Distracted Driving: How to Break the Habit
Distracted driving is quickly becoming one of the more deadly behaviors on the road. In fact, it has now surpassed drunk driving. While most distractions are easily avoided, there are some that are more difficult to prevent; however, that does not mean that they cannot be managed.
What is Distracted Driving?
Distracted driving is any action that takes your attention away from the road ahead. That could include talking to other passengers, adjusting your mirror, or eating.
How to Break Your Distracted Driving Habit
There are things drivers can do to avoid distracted driving, and hopefully, avoid contributing to a deadly or serious accident because of their distracted driving. Some things drivers can do include:
- Focus – Never take your eyes from the road. Always scan the road ahead, use mirrors, and be on the lookout for motorcycles, pedestrians, and other objects that are hard to see.
- Secure Your Possessions – When things roll around in the car, it can distract you – especially if you bend down to pick them up. Secure everything before taking off; that way you are not tempted to reach down and pick up anything, which could lead to a dangerous situation.
- Adjust Ahead – Make adjustments to your GPS, mirrors, and climate controls before you actually drive away; that way your eyes stay on the road.
- Don’t Groom or Dress Behind the Wheel – It is true that a common cause for distracted driving accidents are people getting dressed, applying makeup, or even just checking their appearance in the mirror. Save the grooming for home.
- Don’t Eat and Drive – Snacking and eating while driving is a big distraction. Plan to eat before or after the car trip instead.
- Put Electronics Away – Cell phones, iPods, and other electronic devices should be put away. Even if you have a hands-free device, you should only use it in an emergency, and even then should pull over before actually using it. Studies show that hands-free devices are no safer than hands-on.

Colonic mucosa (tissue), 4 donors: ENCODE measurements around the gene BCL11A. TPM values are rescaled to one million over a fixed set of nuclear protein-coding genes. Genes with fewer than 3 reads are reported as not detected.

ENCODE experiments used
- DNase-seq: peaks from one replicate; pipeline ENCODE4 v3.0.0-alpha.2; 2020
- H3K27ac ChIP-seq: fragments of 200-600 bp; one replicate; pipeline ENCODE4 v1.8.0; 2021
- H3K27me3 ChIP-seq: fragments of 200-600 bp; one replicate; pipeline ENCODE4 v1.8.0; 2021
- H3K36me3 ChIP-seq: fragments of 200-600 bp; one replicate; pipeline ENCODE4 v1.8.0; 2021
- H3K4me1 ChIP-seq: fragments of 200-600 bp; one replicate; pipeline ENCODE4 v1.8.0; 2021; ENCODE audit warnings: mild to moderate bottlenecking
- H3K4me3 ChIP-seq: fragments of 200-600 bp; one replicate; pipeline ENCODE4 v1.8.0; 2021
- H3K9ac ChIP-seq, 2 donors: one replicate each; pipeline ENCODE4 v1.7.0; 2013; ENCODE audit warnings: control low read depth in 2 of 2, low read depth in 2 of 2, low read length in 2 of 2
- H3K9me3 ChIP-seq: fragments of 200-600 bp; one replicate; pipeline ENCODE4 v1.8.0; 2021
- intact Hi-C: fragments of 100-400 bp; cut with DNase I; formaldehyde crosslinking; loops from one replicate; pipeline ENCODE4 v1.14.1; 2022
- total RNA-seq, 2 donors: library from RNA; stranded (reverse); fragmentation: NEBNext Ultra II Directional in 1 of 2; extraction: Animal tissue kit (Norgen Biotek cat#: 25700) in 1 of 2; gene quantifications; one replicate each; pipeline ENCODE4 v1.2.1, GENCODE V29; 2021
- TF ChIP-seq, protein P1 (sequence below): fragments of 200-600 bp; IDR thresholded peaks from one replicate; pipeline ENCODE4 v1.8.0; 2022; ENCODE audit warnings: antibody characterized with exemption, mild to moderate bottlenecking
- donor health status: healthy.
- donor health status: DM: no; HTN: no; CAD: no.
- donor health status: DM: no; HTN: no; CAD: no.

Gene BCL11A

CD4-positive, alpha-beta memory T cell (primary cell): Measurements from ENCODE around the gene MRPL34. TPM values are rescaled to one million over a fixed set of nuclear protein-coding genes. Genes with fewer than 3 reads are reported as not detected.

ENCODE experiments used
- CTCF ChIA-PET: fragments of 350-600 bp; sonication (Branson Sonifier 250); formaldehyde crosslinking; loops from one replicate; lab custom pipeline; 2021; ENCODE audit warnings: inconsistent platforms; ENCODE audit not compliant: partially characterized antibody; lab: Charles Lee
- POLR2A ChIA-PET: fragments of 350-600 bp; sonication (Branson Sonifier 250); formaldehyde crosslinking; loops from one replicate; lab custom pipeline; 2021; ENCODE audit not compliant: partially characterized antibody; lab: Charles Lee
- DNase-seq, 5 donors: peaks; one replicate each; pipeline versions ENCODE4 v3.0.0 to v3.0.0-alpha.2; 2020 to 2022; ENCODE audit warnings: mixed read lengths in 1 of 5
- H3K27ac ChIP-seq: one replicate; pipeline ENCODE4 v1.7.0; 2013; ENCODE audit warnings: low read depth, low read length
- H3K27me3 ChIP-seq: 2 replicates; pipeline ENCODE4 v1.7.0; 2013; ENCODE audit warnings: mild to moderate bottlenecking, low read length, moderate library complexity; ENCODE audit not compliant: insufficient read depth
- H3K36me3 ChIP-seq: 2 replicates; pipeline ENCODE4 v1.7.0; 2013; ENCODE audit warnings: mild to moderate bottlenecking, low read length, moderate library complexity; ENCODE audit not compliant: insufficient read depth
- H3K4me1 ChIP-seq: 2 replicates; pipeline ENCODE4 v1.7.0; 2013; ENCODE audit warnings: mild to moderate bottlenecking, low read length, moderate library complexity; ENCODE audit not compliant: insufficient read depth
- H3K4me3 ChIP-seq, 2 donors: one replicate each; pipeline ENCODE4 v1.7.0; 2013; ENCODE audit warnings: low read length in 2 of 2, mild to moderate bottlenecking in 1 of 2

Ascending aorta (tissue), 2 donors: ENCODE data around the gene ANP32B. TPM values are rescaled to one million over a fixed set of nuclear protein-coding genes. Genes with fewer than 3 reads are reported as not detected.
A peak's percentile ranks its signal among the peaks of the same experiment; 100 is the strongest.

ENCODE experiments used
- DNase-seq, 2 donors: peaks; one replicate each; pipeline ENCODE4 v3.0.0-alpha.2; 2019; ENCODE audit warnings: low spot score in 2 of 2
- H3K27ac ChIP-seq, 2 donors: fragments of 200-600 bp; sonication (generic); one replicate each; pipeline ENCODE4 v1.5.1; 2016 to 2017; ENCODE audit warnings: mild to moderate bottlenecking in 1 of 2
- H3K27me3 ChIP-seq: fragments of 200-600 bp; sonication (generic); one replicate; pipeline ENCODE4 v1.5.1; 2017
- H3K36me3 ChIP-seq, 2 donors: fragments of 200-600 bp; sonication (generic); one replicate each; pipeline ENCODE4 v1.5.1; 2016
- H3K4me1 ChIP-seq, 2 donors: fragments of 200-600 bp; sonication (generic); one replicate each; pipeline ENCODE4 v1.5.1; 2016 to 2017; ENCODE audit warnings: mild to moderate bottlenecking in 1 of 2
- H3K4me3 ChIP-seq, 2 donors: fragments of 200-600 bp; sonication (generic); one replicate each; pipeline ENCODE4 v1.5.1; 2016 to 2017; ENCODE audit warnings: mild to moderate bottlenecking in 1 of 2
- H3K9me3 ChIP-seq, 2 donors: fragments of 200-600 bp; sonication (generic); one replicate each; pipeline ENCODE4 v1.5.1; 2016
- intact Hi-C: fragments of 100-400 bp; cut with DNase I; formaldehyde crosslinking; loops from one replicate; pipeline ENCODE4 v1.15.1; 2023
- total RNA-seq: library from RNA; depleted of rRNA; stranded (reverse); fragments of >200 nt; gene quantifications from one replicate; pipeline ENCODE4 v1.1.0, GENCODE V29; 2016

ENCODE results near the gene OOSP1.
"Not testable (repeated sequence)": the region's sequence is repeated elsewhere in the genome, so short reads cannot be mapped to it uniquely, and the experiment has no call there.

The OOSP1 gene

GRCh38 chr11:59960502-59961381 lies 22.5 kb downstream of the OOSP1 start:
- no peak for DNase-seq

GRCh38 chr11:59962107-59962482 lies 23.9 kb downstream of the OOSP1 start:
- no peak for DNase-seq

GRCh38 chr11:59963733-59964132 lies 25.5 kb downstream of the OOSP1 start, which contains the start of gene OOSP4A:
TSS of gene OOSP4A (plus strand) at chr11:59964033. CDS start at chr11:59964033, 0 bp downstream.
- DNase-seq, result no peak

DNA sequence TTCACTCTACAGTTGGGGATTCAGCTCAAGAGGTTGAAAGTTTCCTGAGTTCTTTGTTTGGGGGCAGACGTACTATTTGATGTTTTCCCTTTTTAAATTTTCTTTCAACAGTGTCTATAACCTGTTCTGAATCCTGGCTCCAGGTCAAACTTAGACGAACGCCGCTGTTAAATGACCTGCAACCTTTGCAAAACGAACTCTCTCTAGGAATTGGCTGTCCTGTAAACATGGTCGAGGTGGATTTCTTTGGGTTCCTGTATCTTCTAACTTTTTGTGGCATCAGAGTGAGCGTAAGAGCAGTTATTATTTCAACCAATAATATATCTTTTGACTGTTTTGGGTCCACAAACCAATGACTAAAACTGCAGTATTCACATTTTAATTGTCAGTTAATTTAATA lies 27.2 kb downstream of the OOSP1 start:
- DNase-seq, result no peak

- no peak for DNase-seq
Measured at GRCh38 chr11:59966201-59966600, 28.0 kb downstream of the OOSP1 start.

- Pull Over – If there is an activity that requires your attention, pull off to the side of the road before attending to it. Whether that is a child who needs assistance or something you dropped, it can wait until you pull over.
- Passengers – If you have passengers, do not engage in heavy conversations while driving. Talking while driving can hinder your cognitive abilities and diminish your focus.
- Know What a Distraction is and Avoid It – The bottom line is that, if it is something that requires you to take your attention from the road, it is a distraction. Sometimes distractions can be surprising, so be aware when one presents itself, and remain safe above all else.
Injured by a Distracted Driver? Contact the Law Offices of Kevin J. Roach, LLC Today
If you or a loved one was injured in an accident caused by a distracted driver, you may be entitled to compensation. We know you have questions and concerns, which is why we offer free consultations. Discuss your case now by dialing (866) 519-0085 or by filling out an online contact form.